Raptors suffering from an identity crisis
The Toronto Raptors are very good, but not great. To truly contend in the East again, they must re-establish their defensive identity from previous years. That means bringing ‘Pound the Rock’ back.
Generally to consider yourself a great team in a professional sports league, you must have an established identity. Some current examples include an aerial-attacking Atlanta Falcons’ offense of the NFL, a wildly high-paced Pittsburgh Penguins of the NHL or a defensively rugged, inside-out Memphis Grizzlies of the NBA.
The Toronto Raptors are a very good team severely lacking a defensive identity or purpose.
The Raptors’ overall identity has reshaped itself year-to-year under Dwane Casey with the different rosters Toronto has deployed. Early on, the well-known mantra ‘Pound the Rock’ was coined as the defensive catchphrase brought from the former-NBA champion Dallas Mavericks. Casey strived to bring a physical, defense-first identity to a team struggling to find itself in the NBA landscape.
Long story short, it worked.
The Raptors quickly became defensive nightmares for opposing teams for the next two years.
Then came the 2014-2015 season, where former Raptors guard, Lou Williams helped lead one of the top offenses in the NBA. Casey adapted the team to an isolation-based system due to the strengths of its three best players (Lowry, DeRozan, Williams).
What ultimately became the Raptors downfall was their extreme lack of defense they displayed. Williams and DeRozan, were defensively inept, to say the least. The Raptors were plainly outscoring teams in shootouts all regular season long. It was fun while it lasted, but a 4-0 playoff sweep to the Washington Wizards gave the Raptors’ organization serious pause.
A year later, defensive reinforcements in the form of Cory Joseph, DeMarre Carroll and Bismack Biyombo restored balance to a team that relied too heavily on one phase of the game. The eventual outcome was the Raptors making their first-ever Eastern Conference Finals appearance in franchise history. To the Raptors’ credit, many believed the Cavaliers series would be an easy sweep for LeBron and co.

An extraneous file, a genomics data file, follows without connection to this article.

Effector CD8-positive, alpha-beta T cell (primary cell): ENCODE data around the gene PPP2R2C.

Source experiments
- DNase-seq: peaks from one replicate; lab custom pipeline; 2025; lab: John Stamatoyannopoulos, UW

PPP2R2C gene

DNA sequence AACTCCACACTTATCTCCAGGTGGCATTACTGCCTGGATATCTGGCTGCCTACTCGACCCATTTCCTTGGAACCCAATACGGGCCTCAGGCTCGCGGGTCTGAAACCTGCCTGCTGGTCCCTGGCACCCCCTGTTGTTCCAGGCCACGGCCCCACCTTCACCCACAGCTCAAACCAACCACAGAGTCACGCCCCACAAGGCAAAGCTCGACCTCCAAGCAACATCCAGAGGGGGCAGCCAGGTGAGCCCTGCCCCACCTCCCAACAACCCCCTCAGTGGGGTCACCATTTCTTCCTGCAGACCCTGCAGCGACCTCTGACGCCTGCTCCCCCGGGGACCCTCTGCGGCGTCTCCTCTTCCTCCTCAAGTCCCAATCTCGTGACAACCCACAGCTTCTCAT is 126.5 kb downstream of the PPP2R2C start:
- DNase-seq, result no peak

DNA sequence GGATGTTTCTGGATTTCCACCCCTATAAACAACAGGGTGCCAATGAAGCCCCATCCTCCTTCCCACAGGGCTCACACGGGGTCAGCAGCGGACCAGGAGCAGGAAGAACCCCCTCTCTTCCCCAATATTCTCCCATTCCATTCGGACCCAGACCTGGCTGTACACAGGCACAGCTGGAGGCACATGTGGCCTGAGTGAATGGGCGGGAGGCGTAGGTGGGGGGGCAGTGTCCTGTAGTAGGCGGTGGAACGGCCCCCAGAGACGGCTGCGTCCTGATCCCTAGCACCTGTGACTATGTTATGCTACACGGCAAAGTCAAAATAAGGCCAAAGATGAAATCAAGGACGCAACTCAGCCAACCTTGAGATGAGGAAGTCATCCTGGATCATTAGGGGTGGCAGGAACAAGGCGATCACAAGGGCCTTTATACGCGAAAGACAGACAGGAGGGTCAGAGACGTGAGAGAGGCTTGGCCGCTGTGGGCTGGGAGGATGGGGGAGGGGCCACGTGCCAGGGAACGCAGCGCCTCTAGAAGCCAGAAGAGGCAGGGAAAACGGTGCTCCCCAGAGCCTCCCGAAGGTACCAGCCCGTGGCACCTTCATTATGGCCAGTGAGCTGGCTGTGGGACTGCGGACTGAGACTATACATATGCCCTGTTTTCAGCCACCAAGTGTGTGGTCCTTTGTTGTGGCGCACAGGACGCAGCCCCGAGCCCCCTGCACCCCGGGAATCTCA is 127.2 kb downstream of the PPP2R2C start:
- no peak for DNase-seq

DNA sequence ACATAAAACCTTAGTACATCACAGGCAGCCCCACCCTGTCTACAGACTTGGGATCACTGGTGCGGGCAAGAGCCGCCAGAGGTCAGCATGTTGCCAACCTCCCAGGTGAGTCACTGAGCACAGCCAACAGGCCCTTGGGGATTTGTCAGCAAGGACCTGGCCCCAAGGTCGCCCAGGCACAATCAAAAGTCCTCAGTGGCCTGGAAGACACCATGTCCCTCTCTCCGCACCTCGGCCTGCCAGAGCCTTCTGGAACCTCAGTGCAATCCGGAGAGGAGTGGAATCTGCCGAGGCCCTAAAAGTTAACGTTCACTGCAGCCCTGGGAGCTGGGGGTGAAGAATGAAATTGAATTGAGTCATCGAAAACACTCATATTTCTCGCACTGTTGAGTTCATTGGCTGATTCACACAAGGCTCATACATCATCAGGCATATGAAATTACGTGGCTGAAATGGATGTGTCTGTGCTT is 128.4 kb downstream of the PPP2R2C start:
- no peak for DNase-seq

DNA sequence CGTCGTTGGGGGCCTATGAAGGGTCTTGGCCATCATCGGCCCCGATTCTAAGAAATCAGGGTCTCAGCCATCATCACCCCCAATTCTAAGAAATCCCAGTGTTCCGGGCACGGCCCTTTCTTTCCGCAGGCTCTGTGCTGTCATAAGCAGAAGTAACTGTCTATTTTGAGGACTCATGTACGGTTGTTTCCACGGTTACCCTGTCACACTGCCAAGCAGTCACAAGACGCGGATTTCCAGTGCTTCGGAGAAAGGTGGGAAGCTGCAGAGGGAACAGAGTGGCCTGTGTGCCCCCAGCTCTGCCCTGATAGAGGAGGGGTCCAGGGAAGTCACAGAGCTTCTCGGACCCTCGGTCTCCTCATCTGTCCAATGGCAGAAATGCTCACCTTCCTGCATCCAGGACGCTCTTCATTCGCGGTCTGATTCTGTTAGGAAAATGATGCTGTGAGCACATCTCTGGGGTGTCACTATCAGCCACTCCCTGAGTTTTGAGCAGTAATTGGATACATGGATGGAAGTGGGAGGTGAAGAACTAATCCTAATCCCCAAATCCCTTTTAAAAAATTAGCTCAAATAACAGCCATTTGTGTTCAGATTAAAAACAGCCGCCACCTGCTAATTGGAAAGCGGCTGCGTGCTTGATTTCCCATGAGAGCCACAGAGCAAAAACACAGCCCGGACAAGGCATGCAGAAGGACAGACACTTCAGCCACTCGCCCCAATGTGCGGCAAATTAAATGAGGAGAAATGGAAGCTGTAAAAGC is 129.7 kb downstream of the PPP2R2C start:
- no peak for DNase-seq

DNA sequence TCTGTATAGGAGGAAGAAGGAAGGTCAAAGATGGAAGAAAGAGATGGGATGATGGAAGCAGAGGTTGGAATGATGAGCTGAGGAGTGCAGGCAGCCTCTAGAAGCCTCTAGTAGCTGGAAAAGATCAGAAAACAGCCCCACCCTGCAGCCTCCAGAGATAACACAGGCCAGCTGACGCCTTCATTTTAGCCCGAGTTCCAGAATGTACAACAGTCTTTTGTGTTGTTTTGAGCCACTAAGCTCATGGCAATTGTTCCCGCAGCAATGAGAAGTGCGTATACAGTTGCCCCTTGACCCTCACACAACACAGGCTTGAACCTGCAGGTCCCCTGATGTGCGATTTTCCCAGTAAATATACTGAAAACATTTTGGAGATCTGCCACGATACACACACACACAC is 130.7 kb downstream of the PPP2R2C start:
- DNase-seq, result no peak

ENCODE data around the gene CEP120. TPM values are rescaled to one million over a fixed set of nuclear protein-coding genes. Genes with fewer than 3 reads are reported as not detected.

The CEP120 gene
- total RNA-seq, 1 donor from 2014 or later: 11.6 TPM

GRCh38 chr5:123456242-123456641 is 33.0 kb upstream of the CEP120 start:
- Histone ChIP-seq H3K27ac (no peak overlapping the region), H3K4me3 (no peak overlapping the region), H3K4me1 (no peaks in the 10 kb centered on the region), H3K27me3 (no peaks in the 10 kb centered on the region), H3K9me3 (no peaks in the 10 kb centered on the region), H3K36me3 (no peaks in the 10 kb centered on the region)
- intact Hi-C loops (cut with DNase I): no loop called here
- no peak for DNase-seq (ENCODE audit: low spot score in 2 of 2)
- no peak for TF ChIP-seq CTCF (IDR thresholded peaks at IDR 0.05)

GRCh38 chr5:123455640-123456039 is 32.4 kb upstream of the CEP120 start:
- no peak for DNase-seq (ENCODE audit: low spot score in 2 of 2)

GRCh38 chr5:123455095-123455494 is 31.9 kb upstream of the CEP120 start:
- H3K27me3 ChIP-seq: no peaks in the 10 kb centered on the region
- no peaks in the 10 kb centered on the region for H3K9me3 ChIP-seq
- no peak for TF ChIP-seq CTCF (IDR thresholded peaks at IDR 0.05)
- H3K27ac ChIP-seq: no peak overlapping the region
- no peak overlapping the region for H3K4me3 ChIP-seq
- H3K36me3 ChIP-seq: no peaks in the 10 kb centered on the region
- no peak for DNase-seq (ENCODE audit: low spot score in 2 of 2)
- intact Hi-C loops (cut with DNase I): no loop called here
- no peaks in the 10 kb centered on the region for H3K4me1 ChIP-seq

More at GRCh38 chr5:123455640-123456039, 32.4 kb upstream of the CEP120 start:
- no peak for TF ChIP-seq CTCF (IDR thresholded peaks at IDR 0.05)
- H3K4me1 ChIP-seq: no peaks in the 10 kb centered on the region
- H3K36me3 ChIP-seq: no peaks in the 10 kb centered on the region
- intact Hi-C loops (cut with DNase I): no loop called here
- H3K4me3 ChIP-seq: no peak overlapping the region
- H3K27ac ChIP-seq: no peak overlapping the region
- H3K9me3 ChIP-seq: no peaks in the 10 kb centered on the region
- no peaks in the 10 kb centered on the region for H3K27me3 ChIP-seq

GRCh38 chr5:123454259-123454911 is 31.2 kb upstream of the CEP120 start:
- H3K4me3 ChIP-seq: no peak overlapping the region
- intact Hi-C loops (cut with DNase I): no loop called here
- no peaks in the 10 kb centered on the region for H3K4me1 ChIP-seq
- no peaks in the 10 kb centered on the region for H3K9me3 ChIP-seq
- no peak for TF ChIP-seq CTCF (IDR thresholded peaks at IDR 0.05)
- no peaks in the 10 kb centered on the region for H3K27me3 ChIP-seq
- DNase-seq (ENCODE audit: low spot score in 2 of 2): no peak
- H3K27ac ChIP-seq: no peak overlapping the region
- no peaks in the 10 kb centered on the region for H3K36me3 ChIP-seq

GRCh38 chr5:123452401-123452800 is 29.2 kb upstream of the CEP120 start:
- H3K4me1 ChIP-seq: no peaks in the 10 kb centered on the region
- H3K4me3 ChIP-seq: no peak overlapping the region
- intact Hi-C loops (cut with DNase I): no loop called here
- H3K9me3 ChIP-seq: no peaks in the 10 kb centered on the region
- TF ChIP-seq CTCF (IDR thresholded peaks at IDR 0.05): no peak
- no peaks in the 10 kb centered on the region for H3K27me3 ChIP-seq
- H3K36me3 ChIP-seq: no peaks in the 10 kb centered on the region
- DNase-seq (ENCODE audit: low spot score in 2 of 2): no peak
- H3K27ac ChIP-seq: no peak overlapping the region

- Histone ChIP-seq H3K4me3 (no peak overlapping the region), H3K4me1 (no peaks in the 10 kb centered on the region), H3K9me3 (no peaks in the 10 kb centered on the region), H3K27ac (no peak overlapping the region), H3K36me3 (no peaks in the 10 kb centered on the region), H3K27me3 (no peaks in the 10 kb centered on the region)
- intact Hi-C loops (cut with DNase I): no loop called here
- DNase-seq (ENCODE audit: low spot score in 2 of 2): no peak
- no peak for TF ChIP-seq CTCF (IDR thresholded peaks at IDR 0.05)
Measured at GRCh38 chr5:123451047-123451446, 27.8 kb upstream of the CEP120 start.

Boy, were they wrong.
Over the years, the Raptors have completely changed identities from defensive powerhouses to an aesthetically offensive superpower to a more playoff-prepared, balanced roster.
Fast forward — what’s the issue now?
The Raps have been an absolutely fantastic team offensively — so good that they temporarily held the title of best offense in league history — while being a middle-of-the-pack team on the other end. A major issue that has plagued Toronto since the beginning of last season is their struggle to defend the three-point shot. Their perimeter defense has been downright terrible to the naked-eye and by nearly all defensive metrics.
To this date, Toronto has allowed a .363 3PT percentage (19th ranked in NBA) and a .456 FG percentage (18th ranked in NBA). Last year, Toronto was even worse defending the 3PT shot allowing a .373 3PT percentage (29th ranked) however defended much better inside the three-point line allowing a .444 FG percentage (11th ranked in NBA).
Recently, we have seen mediocre NBA teams such as the Orlando Magic, Phoenix Suns and Philadelphia 76ers light up the Raptors in different scenarios throughout each game. For perspective, these teams have a combined 52-93 record this season (.358 winning %).